“I think we’ve got to caution ourselves from trying to make this a revenge for the Super Bowl game,’’ said tight end Julius Thomas. “This is the 2014 season, but we’re still playing a very tough opponent -- probably what a lot of people consider one of the better teams in this league. When you’re going up against a playoff team three weeks in a row, you’ve got to keep on making a statement to everybody else in the league about what type of team we’re going to be this year."

“You’ve got to stay in your (playbook) and just work on your fundamentals and get better each week and watch your opponent as much as possible without getting riled up and feeding into all the talk -- you know, the bulletin board stuff, all the quotes they got,’’ Knighton said. “But we just keep it simple."

Broncos vs. Chiefs preview

September, 12, 2014
Sep 12
8:00
AM ET

The Denver Broncos and Kansas City Chiefs don't have to wait long to open up AFC West play as they jump into a Week 2 matchup. The Broncos had one glorious half before they had to hang on in their season-opening 31-24 victory over the Indianapolis Colts.

The Chiefs struggled in a 26-10 loss to the Tennessee Titans at Arrowhead Stadium and will be without two regulars in defensive tackle Mike DeVito and linebacker Derrick Johnson, who both suffered season-ending Achilles injuries in the loss.

ESPN.com Chiefs reporter Adam Teicher and Broncos reporter Jeff Legwold discuss Sunday's game.

Legwold: Adam, every training camp for every team ends with such high hopes and plenty of optimism. What is the Chiefs' mindset after such a tough opening week?

Teicher: There's not a lot for the Chiefs to be optimistic about right now. Since their 9-0 start last season they've gone 2-7, including their collapse in the playoffs against Indianapolis. Their offensive line is in tatters, quarterback Alex Smith is throwing interceptions in uncharacteristically high numbers, running back Jamaal Charles didn’t get the ball much against Tennessee, some of their best young players aren't contributing much, they lost two of their best defensive players for the season with injuries last week and their defense got pushed around by Jake Locker and the Titans. Then there's the upcoming schedule, which has the Chiefs playing road games against the Broncos, Miami Dolphins, San Francisco 49ers and San Diego Chargers and a home game against the New England Patriots in the next five weeks. Otherwise, all is good with the Chiefs.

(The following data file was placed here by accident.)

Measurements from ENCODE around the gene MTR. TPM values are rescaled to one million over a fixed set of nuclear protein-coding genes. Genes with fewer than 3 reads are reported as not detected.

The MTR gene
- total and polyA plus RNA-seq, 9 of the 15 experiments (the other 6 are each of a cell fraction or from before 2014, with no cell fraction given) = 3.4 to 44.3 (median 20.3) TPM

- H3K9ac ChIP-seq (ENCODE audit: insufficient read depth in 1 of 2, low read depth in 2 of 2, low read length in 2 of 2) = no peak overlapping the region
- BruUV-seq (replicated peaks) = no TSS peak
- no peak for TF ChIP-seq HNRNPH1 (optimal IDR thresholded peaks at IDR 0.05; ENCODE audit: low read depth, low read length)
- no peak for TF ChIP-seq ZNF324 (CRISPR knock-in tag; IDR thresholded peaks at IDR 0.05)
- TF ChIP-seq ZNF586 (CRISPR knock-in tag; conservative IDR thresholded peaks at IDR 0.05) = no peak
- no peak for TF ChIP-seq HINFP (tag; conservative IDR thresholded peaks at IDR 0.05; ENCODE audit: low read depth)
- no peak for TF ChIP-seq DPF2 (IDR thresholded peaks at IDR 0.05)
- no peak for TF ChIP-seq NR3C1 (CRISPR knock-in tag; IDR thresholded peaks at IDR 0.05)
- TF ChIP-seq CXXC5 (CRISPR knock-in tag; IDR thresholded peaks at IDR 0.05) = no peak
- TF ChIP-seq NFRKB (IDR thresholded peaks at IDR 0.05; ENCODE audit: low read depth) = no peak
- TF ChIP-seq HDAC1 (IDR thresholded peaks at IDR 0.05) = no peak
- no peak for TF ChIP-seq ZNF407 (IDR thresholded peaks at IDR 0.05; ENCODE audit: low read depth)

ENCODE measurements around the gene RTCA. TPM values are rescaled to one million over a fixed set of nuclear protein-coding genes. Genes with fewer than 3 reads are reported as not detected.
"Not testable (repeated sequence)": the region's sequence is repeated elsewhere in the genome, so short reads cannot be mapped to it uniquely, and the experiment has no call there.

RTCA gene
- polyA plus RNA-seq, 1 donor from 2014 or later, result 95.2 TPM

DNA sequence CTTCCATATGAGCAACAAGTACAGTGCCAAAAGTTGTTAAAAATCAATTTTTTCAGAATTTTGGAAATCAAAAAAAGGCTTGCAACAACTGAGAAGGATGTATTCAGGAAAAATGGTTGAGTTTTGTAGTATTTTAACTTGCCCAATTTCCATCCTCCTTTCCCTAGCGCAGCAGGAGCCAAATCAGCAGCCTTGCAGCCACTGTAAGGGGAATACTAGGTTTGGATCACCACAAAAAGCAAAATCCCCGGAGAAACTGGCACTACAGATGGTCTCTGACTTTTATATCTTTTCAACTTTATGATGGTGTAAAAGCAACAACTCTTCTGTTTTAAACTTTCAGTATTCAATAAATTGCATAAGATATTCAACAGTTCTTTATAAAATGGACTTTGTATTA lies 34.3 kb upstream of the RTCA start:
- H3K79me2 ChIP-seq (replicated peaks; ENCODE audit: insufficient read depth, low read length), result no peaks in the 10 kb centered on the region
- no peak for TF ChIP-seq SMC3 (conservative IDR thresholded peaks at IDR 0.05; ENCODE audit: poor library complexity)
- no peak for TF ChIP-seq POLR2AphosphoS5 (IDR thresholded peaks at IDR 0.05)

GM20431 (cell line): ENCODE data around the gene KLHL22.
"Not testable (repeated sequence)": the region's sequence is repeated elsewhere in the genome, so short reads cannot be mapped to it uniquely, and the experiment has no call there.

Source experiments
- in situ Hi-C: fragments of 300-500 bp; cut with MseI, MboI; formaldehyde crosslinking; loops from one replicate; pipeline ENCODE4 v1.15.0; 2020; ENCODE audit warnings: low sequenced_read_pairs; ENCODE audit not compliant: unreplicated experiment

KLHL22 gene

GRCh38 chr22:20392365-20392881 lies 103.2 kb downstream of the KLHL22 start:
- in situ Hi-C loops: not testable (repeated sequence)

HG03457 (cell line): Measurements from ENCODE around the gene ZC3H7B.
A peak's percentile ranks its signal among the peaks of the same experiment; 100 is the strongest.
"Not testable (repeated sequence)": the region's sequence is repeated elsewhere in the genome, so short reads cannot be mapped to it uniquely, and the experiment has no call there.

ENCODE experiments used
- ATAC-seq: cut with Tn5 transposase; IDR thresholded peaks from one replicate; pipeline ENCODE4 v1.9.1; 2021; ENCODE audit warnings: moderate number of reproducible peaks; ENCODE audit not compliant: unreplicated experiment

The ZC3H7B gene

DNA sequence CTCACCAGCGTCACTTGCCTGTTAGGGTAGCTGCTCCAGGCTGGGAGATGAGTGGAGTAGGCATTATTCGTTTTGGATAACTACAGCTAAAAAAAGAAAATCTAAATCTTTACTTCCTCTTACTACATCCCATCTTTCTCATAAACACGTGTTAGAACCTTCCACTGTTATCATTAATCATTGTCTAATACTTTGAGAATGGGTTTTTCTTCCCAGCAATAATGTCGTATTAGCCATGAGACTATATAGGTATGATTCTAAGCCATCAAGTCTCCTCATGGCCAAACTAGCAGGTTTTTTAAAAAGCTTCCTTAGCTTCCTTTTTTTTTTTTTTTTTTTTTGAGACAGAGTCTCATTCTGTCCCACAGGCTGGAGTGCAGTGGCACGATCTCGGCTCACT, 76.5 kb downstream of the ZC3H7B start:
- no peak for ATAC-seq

What about the Broncos in this regard? The losing team in the Super Bowl often has a season-long hangover afterward, but the Broncos don't seem to be affected.

Legwold: When the Broncos signed Peyton Manning, executive vice president of football operations/general manager John Elway said he wanted not only Manning's play on the field, but also a player "who raises all boats." Manning and the other Broncos veterans attacked the offseason and a fairly young team overall has taken its cues from those hard-driving older players. When they brought in veteran players such as DeMarcus Ware, Aqib Talib and T.J. Ward, those guys saw this as a chance at a Super Bowl, so they have been no nonsense as they've gone about their business. That has kept things on the tracks. The suspensions handed down to wide receiver Wes Welker and kicker Matt Prater ended what had been a quiet summer for the team. But, overall, it's a locked-in group that needs to avoid injuries to key players to be in the title mix again.

In terms of offseason work, the Chiefs locked up Smith with a contract extension. What was the organization's plan and is there even more pressure on Smith now to lift them into the postseason?

Teicher: The plan with Smith all along, from the time they acquired him in the trade with the 49ers, was to lock him up for the long term. At no time did they consider him a stopgap or the bridge to the next quarterback. Those plans could have changed had they not been satisfied with Smith's play last season. But Smith last season was the guy the Chiefs thought they were getting. This new contract certainly increases the pressure on Smith to deliver. The Chiefs have committed to him in a big way, and he will be consuming a significant portion of the team's salary cap. Smith is by no means solely responsible for last Sunday's loss, but he didn't play well. He threw three interceptions, and two were bad decisions on his part, the kind of choices he doesn't usually make. The Chiefs are paying him a lot of money to make better decisions.